Flu bug part of Branson tour package by Bob Karolevitz Believe it or not, we were snow-bound in Branson, MO.
A freezing rain came during the day, and then four or five inches of the white stuff blanketed the area that night.
Our tour bus was frozen in and couldn�t move. We South Dakotans took it in stride, however (we�ve seen a lot more snow than that); nobody got shook up; and, thanks to our unflappable driver from Norfolk, NE, we were soon moving again.
Those of you who have been to Branson know how hilly it is, and that added to the problem, of course. But after cancelling a show or two, we got back on schedule, and the rest of the visit went smoothly � except for the flu bug.
I marveled at how calmly our tour director, Jane Pugh, handled each glitch in the busful of senior citizens. I�d have been a screaming idiot before it was over, but she was all smiles as she took charge of the unplanned hitches in our otherwise well organized program.
(I�ll bet deep down she was churning, but it never showed!)
Phyllis and I had been to Branson a couple of times before, and it has never failed to impress me how a small community (it�s listed with a population of under 4,000 in our atlas) could suddenly become the entertainment capital of the land � without liquor, gambling, nudity or blue scripts.
Apparently it all started way back in 1907 with the publication of Harold Bell Wright�s book, The Shepherd of the Hills. That attracted tourists to the Ozark Mountains, but it was more than a half century � 1960 � before the widow of a Chicago vacuum cleaner salesman established Silver Dollar City there, the genesis of today�s Branson.
Seven years later Lloyd Presley opened his 363-seat theatre nearby; he has gone big-time since then. Meanwhile, the Mabe Brothers had begun Branson�s first music show � The Baldknobbers � which attracted such nationally known stars as Dolly Parton (despite its gosh-awful name) to participate in the Baldknobbers� Jamboree. That started the ball rolling.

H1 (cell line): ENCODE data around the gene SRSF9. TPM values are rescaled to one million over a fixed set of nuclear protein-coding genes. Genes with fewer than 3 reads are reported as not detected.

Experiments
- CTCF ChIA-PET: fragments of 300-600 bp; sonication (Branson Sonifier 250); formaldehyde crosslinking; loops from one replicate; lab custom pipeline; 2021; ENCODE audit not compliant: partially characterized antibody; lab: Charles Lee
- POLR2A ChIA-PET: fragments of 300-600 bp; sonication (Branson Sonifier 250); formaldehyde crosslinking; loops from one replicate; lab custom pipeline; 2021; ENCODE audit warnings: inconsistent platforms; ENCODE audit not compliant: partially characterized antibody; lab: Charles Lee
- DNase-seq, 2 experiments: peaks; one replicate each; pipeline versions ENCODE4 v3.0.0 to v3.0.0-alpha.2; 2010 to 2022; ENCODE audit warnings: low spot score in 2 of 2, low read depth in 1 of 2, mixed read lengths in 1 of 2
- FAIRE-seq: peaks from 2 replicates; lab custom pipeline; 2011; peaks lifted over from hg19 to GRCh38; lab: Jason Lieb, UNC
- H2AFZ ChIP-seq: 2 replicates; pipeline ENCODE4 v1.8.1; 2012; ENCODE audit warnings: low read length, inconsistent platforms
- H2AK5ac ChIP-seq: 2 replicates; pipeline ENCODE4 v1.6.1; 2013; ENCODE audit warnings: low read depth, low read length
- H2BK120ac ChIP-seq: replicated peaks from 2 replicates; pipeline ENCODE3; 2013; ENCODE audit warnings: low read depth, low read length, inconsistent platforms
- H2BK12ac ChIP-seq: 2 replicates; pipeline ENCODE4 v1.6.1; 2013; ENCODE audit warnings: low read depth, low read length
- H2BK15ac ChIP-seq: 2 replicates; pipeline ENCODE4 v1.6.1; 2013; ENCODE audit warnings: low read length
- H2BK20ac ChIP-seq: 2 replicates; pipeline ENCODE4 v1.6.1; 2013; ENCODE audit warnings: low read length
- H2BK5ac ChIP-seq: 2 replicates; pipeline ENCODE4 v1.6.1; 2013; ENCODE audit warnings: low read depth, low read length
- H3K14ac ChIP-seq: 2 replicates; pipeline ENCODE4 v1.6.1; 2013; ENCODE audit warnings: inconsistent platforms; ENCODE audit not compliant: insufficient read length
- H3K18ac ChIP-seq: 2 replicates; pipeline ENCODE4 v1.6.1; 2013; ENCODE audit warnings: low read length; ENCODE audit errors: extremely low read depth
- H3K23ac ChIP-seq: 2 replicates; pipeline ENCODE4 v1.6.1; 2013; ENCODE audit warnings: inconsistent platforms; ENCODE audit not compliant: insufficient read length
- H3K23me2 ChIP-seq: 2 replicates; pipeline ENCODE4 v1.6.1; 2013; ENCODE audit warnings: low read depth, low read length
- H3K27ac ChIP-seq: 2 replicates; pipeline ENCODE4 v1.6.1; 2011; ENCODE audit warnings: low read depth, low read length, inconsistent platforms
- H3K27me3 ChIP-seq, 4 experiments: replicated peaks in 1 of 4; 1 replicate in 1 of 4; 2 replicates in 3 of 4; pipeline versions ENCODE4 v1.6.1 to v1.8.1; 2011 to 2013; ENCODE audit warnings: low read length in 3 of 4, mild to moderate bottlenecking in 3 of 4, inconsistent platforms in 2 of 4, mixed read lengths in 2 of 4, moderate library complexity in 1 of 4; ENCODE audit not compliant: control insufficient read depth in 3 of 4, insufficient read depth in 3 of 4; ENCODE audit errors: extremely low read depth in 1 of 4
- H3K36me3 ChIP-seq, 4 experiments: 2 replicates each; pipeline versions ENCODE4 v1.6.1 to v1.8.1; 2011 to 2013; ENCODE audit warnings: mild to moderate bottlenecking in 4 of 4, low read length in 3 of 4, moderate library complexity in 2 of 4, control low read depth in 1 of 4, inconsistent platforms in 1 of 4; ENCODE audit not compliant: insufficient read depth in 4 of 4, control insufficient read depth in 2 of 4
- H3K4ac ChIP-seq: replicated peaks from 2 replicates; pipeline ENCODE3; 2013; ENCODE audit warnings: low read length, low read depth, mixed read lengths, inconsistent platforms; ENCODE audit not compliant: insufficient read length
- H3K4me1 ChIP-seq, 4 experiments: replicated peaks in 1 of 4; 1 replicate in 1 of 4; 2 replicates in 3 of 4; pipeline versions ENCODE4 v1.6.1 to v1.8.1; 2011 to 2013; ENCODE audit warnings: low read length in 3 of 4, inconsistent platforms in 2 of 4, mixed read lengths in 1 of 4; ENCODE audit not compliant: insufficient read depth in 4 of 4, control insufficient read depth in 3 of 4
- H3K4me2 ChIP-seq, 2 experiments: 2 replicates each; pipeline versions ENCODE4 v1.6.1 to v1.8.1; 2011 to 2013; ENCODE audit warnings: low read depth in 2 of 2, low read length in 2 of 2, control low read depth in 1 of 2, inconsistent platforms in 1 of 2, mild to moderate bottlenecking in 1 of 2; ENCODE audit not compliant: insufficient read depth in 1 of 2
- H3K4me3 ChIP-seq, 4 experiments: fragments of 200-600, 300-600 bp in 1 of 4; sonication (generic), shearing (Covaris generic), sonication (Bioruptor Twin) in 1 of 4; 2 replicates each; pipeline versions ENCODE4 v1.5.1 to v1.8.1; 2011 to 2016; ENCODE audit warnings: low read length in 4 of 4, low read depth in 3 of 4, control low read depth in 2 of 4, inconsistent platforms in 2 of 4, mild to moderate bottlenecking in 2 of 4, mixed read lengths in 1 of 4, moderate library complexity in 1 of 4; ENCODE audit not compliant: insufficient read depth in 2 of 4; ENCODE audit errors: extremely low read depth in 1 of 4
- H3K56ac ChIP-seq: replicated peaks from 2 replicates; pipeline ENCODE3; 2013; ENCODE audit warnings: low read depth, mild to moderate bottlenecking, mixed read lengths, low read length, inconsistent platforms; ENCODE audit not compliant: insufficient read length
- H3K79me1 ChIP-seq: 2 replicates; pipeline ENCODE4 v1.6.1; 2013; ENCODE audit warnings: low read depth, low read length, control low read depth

Roy Clark established his theatre there, and so did the late Boxcar Willie. In 1983 a Japanese violinist named Shoji Tabuchi arrived to present his famed show in what was then the Ozarks Auto Show pavilion. After him came Mel Tillis, Jim Stafford and a host of lesser names.
Andy Williams completed his Moon River Theatre in 1992, and that year once tiny Branson could boast 12,000 motel rooms. People from all over came to see and hear Glen Campbell, Yakov Smirnoff, Tony Orlando, Wayne Newton, Dino Kartsonakis, the Osmond family, Lawrence Welk�s Lennon Sisters, Bobby Vinton, the revived Sons of the Pioneers and more.
By 1995 Branson had 16,000 motel rooms, and there were another 4,000 within six miles of the city limits.
The Christmas season is especially big in this southern Missouri town. You couldn�t go anywhere without hearing carols. It was infectious � like the flu bug � and we were soon singing them on the bus.
Seasonal lights were everywhere. They made my feeble granary stars look sick by comparison, but I think we put them up with more feeling than all the commercial ones we saw.
Our trip included the brightly lit Century Club Plaza in Kansas City, the refurbished Union Station there, the Negro Jazz and Baseball Museum (don�t miss it if you�re ever in the area), the $50 million Wonders of Wildlife Museum in Springfield, MO, and a stop at the Oceola Cheese Factory. Oh yes, we also sipped a sampling of the products at Stone Hill Winery.
We may go back to Branson again, as long as Andy Williams keeps singing and Jim Stafford does his zany bit. The next time, though, we�ll leave the snow at home.
� 2002 Robert F. Karolevitz